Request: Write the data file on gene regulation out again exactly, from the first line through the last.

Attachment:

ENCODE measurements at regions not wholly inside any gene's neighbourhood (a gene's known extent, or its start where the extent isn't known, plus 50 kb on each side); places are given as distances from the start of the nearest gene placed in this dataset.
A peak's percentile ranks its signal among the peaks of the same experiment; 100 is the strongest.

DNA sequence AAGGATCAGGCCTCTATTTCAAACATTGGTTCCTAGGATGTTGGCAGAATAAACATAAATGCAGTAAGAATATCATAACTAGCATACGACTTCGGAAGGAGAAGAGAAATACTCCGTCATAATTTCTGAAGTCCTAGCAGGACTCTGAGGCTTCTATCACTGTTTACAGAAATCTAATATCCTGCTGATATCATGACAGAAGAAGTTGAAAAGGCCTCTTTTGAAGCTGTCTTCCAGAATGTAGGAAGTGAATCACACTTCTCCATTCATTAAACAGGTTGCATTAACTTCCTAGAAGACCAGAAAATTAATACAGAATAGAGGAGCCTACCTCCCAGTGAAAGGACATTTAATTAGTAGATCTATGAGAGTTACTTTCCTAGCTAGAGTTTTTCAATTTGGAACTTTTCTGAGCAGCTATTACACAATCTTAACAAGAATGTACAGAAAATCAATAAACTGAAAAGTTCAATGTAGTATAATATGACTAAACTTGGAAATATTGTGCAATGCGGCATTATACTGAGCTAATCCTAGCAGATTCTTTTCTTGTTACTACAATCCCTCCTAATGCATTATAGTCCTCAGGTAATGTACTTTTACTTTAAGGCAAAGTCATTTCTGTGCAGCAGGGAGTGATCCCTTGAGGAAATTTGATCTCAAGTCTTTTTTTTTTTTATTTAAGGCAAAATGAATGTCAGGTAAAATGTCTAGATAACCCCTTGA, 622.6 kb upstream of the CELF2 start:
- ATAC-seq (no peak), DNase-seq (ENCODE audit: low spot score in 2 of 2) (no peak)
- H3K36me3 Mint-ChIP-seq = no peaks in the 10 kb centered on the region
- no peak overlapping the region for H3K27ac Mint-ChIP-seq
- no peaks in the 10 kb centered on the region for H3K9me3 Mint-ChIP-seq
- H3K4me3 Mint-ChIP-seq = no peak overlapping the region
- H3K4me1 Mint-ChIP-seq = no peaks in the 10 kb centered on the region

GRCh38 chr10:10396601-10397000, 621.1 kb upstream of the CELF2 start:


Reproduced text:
ENCODE measurements at regions not wholly inside any gene's neighbourhood (a gene's known extent, or its start where the extent isn't known, plus 50 kb on each side); places are given as distances from the start of the nearest gene placed in this dataset.
A peak's percentile ranks its signal among the peaks of the same experiment; 100 is the strongest.

DNA sequence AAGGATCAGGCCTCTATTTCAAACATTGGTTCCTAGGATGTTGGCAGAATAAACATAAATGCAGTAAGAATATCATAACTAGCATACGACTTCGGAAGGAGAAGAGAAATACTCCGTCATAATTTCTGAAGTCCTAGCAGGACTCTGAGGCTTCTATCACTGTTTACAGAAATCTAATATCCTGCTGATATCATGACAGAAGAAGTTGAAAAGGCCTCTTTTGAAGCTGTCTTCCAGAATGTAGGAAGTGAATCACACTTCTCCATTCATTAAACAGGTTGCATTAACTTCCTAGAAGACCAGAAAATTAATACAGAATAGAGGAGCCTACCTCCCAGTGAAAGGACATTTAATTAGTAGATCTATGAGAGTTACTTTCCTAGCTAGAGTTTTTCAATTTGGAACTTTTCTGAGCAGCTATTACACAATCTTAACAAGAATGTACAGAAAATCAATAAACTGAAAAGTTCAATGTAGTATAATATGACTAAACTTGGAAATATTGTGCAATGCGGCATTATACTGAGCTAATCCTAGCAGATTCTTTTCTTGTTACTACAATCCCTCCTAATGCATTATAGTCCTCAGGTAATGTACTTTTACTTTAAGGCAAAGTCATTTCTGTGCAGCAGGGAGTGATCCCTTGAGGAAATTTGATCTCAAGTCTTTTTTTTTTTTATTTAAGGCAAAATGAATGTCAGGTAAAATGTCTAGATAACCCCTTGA, 622.6 kb upstream of the CELF2 start:
- ATAC-seq (no peak), DNase-seq (ENCODE audit: low spot score in 2 of 2) (no peak)
- H3K36me3 Mint-ChIP-seq = no peaks in the 10 kb centered on the region
- no peak overlapping the region for H3K27ac Mint-ChIP-seq
- no peaks in the 10 kb centered on the region for H3K9me3 Mint-ChIP-seq
- H3K4me3 Mint-ChIP-seq = no peak overlapping the region
- H3K4me1 Mint-ChIP-seq = no peaks in the 10 kb centered on the region

GRCh38 chr10:10396601-10397000, 621.1 kb upstream of the CELF2 start: